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CANBERRA on the Murray River NSW in 2005

Paddle Steamers of the Murray-Darling

A number of the existing historic Murray-Darling River system paddle steamers are listed on the Australian Register of Historic Vessels, each continuing their life on the river from past to the present. Digital Outreach Curator Penny Edwell has written the following story that traces the history of the paddle steamers in their heyday, with some of their fascinating stories.

The waters of the Murray-Darling trickle along some 13,000 kilometres of river, dispersing like veins over 400,000 square miles of Australian landscape. This substantial river system’s own long history speaks of rough geological fits and spurts, of a great continent turning slowly in its sleep and of the filtered snow of far distant mountain ranges.

Throughout the history of European settlement the Murray-Darling has been the subject of fierce debate over water usage and subsequent environmental damage. However life along its riverbanks, as Australia pivoted on Federation, created a unique waterside community whose legacy encompasses economic development and questions of national identity.

The Murray-Darling river system extends through much of south eastern Australia and its winding channels run across parts of New South Wales, Queensland, South Australia, Victoria and the Australian Capital Territory. This river system had sustained Indigenous communities for thousands of years before European explorers began investigating the waterways in the 1820s.

Industry soon followed, beginning in earnest with the first two paddle steamers to reach Swan Hill on the Murray River in 1853 – Francis Cadell’s Lady Augusta and William Randell’s Mary Ann. The two men were spurred by the desire to find an alternative to the slow-moving and expensive bullock teams who were previously relied upon to transport produce such as wool and wheat from the isolated stations that peppered the Murray-Darling Basin.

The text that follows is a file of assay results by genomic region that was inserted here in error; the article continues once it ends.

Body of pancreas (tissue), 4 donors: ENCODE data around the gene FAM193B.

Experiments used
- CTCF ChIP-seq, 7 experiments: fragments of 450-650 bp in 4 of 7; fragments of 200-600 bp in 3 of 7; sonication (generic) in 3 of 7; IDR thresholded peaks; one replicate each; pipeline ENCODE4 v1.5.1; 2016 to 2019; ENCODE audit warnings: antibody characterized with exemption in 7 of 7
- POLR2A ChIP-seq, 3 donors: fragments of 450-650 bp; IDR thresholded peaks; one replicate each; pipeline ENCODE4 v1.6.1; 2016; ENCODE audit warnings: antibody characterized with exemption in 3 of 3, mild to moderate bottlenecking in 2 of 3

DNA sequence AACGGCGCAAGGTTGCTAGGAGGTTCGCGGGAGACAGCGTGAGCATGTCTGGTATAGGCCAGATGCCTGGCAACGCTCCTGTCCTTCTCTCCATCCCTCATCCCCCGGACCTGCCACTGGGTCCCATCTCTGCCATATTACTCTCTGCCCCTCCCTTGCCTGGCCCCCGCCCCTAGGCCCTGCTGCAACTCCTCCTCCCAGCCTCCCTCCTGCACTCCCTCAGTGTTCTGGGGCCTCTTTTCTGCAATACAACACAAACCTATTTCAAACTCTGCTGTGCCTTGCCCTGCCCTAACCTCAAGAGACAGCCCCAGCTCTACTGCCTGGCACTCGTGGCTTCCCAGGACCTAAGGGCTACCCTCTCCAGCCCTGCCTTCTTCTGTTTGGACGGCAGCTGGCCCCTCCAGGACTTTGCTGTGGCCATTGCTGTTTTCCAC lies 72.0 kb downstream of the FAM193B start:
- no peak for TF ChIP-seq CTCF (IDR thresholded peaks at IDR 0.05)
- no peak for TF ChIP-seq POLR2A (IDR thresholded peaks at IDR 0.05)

Cadell and Randell’s efforts proved that the rivers were navigable and it did not take long for a growing fleet of steamers to become the life-line of settlers along the Murray-River Basin. By 1890 there were at least 170 steamers in operation, working the 5,600 kilometres of the Murray-Darling that was navigable. The shallow-draught steamers and their barges transported produce to the sea and rail ports of larger towns such as Goolwa in South Australia and Euchuca in Victoria, however they also returned with supplies for the settlers, bringing in tools, household goods, building materials and food.

A unique floating community developed along the rivers as the paddle steamers moved along the Murray-Darling’s waters. Residents eagerly awaited the arrival of the steamers, bringing news, household goods, medical supplies and staff to isolated homesteads and camps along the river banks. Steamers also carried tourists and often served as hotels moored alongside river towns too small to have their own. The paddle steamer Platypus, operating in the 1880s, included among its crew a team of women and their sewing machines who took orders at posts along the river before delivering the completed products on the return trip. The mission steamers Etona and Glad Tidings provided a mobile place of worship, bringing religion to remote regions unable to support a church.

Ship-building industries developed alongside agricultural industries in towns such as Goolwa, Mannum and Moama and mariners and maritime tradesmen came from afar to exploit the burgeoning river trade. Skilled captains were required to navigate the Murray-Darling’s waters, which held many dangers of its own including hidden banks, snags and temperamental water levels. Navigational charts were often inherited, copied or created from an intimate knowledge of the river’s features. Several of these long hand-drawn scrolls still survive and they are as individual as their creators - often carrying inky representations of long-lost homesteads, structures and even prominent trees.